Burundi coffee production is not very high in the world ranking in terms of tonnage. However, it is an indispensable origin for coffee lovers with its delicious, clean and fruity flavors.
Coffee production in Burundi has followed a fluctuating course throughout history. The history of coffee in the region goes back to the times when it was a Belgian colony. The Belgian government forced the farmers to grow a certain amount of coffee and gave low wages in return. With this production, the demands of Europe were completely met.
After independence in the 1960s, the sector was privatized. With the declining coffee quality, production decreased and the coffee industry was almost left to its fate.
After the civil war in the 1990s, the belief that the way to improve the economy, which was almost devastated, was to be achieved by coffee production. Thus, investment in this sector has increased, good products have begun to be obtained, and an important foreign currency inflow has been provided. While this whole process was taking place, the successes of neighboring Rwanda inspired Burundi. Despite its relatively low production capacity, it has implemented a good model in the production of high quality and sustainable coffee with a balance between the private sector and the government.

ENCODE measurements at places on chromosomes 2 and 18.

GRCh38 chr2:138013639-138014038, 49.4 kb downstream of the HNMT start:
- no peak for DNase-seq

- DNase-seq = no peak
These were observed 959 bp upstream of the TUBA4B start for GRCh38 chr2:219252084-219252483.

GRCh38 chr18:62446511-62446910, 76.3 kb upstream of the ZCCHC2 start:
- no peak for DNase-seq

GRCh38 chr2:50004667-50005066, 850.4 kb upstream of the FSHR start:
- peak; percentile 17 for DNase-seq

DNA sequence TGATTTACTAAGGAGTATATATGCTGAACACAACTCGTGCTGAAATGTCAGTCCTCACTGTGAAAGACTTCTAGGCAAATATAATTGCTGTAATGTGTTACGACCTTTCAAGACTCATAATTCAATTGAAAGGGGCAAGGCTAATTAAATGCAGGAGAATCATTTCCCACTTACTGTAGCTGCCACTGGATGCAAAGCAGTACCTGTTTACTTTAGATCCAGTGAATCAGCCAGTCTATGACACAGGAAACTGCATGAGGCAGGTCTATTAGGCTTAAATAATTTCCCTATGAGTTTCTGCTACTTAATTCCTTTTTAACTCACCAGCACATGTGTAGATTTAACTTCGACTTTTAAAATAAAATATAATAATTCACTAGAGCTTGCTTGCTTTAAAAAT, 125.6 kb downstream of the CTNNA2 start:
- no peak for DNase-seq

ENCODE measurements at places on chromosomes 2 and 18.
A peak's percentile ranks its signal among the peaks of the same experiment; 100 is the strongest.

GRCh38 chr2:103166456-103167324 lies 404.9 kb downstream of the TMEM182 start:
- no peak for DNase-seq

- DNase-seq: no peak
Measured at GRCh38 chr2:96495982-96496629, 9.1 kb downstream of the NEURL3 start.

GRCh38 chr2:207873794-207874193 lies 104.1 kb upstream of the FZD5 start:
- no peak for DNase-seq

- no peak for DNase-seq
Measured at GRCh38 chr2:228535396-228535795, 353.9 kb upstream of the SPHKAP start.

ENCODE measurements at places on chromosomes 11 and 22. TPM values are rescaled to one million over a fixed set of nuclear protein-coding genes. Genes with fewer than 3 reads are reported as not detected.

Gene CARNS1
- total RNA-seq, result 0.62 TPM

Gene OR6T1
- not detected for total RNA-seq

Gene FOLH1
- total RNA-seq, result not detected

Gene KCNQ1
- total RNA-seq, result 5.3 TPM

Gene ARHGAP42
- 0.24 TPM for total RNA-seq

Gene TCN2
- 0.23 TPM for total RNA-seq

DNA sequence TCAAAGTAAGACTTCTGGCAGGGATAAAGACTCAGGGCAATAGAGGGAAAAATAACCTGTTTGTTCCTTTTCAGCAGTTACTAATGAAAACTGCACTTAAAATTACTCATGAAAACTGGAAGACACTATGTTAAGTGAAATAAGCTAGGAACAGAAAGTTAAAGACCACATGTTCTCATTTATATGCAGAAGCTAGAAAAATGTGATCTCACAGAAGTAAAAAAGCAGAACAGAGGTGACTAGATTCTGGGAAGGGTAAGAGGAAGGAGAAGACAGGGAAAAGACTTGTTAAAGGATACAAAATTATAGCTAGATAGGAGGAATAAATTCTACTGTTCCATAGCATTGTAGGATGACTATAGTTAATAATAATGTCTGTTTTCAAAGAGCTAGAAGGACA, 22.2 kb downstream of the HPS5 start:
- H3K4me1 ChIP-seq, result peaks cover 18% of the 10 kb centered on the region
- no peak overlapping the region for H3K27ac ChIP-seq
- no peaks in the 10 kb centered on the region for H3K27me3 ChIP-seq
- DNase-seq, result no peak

Global Production Ranking
Annual Average Production
* In 60 kg
Kayanza | Kirundo
French Mis. Bourbon
March - July
In the early 1930s, the Belgians introduced Arabica to the country. From this date on, coffee cultivation has come to the fore as an opportunity to transition to a better life.
During the 1993-2005 civil war, many farmers had to relocate and coffee gardens were damaged. However, Burundi is a landlocked country. Bad roads and transportation costs have hindered the affordable transportation of coffee to foreign markets.
Today, 600,000 people work in the coffee industry in Burundi. Contributing to the livelihood of approximately 5 million people (50% of the population), coffee farming is Burundi's most important source of income.
With the increasing number of washing stations, investments made by the private sector and farmer training & support programs, Burundi is strengthening its place in the coffee world day by day.